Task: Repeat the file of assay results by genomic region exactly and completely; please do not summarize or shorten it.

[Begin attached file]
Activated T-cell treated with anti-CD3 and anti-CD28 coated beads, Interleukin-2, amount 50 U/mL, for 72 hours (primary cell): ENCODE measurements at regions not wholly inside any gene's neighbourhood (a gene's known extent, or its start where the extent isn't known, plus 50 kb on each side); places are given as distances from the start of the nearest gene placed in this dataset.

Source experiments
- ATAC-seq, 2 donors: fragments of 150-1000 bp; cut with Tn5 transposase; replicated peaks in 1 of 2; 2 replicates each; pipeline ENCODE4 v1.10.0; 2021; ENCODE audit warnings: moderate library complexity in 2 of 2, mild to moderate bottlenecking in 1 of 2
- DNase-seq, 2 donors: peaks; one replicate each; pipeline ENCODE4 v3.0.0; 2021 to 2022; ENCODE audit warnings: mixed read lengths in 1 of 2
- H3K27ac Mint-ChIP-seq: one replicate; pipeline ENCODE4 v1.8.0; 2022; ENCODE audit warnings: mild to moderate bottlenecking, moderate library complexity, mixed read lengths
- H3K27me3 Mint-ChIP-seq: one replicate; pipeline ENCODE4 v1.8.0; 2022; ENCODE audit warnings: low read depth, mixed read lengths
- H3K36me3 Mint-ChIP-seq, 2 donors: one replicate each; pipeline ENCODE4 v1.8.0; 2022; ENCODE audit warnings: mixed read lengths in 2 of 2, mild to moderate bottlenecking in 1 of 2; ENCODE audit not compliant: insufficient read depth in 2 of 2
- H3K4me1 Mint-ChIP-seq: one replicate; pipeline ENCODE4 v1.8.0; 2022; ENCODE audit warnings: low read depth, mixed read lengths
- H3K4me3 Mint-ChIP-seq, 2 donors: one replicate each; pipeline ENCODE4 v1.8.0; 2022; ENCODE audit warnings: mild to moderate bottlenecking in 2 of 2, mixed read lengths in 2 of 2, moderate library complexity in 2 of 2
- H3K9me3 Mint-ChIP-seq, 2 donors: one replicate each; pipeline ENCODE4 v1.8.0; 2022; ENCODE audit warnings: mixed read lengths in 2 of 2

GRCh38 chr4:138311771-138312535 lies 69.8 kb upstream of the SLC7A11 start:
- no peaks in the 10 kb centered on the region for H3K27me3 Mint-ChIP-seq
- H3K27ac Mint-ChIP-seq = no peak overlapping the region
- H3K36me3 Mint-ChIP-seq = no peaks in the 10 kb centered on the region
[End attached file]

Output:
Activated T-cell treated with anti-CD3 and anti-CD28 coated beads, Interleukin-2, amount 50 U/mL, for 72 hours (primary cell): ENCODE measurements at regions not wholly inside any gene's neighbourhood (a gene's known extent, or its start where the extent isn't known, plus 50 kb on each side); places are given as distances from the start of the nearest gene placed in this dataset.

Source experiments
- ATAC-seq, 2 donors: fragments of 150-1000 bp; cut with Tn5 transposase; replicated peaks in 1 of 2; 2 replicates each; pipeline ENCODE4 v1.10.0; 2021; ENCODE audit warnings: moderate library complexity in 2 of 2, mild to moderate bottlenecking in 1 of 2
- DNase-seq, 2 donors: peaks; one replicate each; pipeline ENCODE4 v3.0.0; 2021 to 2022; ENCODE audit warnings: mixed read lengths in 1 of 2
- H3K27ac Mint-ChIP-seq: one replicate; pipeline ENCODE4 v1.8.0; 2022; ENCODE audit warnings: mild to moderate bottlenecking, moderate library complexity, mixed read lengths
- H3K27me3 Mint-ChIP-seq: one replicate; pipeline ENCODE4 v1.8.0; 2022; ENCODE audit warnings: low read depth, mixed read lengths
- H3K36me3 Mint-ChIP-seq, 2 donors: one replicate each; pipeline ENCODE4 v1.8.0; 2022; ENCODE audit warnings: mixed read lengths in 2 of 2, mild to moderate bottlenecking in 1 of 2; ENCODE audit not compliant: insufficient read depth in 2 of 2
- H3K4me1 Mint-ChIP-seq: one replicate; pipeline ENCODE4 v1.8.0; 2022; ENCODE audit warnings: low read depth, mixed read lengths
- H3K4me3 Mint-ChIP-seq, 2 donors: one replicate each; pipeline ENCODE4 v1.8.0; 2022; ENCODE audit warnings: mild to moderate bottlenecking in 2 of 2, mixed read lengths in 2 of 2, moderate library complexity in 2 of 2
- H3K9me3 Mint-ChIP-seq, 2 donors: one replicate each; pipeline ENCODE4 v1.8.0; 2022; ENCODE audit warnings: mixed read lengths in 2 of 2

GRCh38 chr4:138311771-138312535 lies 69.8 kb upstream of the SLC7A11 start:
- no peaks in the 10 kb centered on the region for H3K27me3 Mint-ChIP-seq
- H3K27ac Mint-ChIP-seq = no peak overlapping the region
- H3K36me3 Mint-ChIP-seq = no peaks in the 10 kb centered on the region